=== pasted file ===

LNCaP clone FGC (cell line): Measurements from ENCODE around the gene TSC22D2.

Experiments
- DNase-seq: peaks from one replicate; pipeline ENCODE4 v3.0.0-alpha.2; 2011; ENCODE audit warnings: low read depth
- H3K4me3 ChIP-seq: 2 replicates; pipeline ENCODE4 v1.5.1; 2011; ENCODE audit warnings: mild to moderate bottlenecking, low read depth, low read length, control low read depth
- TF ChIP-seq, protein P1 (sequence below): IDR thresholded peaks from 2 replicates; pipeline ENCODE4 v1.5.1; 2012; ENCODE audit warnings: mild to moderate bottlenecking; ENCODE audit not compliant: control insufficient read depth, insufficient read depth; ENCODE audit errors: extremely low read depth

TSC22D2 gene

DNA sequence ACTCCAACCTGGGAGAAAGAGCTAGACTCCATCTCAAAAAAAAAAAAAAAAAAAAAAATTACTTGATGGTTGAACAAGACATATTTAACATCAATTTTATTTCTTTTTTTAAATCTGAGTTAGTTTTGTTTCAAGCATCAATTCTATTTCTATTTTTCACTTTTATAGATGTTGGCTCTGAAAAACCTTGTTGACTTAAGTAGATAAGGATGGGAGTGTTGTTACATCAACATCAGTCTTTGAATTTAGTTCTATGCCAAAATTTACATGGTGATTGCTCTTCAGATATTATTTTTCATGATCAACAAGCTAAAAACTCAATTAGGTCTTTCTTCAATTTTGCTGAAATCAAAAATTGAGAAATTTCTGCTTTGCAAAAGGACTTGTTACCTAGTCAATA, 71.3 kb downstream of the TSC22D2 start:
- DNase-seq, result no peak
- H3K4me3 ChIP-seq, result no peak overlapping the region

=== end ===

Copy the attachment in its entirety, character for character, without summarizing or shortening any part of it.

LNCaP clone FGC (cell line): Measurements from ENCODE around the gene TSC22D2.

Experiments
- DNase-seq: peaks from one replicate; pipeline ENCODE4 v3.0.0-alpha.2; 2011; ENCODE audit warnings: low read depth
- H3K4me3 ChIP-seq: 2 replicates; pipeline ENCODE4 v1.5.1; 2011; ENCODE audit warnings: mild to moderate bottlenecking, low read depth, low read length, control low read depth
- TF ChIP-seq, protein P1 (sequence below): IDR thresholded peaks from 2 replicates; pipeline ENCODE4 v1.5.1; 2012; ENCODE audit warnings: mild to moderate bottlenecking; ENCODE audit not compliant: control insufficient read depth, insufficient read depth; ENCODE audit errors: extremely low read depth

TSC22D2 gene

DNA sequence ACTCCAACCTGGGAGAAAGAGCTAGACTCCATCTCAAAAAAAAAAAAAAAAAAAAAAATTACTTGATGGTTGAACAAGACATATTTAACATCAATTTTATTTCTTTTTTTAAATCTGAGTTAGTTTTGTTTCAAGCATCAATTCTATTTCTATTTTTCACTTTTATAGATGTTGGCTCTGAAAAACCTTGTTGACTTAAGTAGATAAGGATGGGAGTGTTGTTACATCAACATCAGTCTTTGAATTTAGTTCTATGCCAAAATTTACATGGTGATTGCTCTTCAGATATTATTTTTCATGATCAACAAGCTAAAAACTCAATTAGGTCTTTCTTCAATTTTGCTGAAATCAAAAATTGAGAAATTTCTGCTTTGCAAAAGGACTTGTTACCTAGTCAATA, 71.3 kb downstream of the TSC22D2 start:
- DNase-seq, result no peak
- H3K4me3 ChIP-seq, result no peak overlapping the region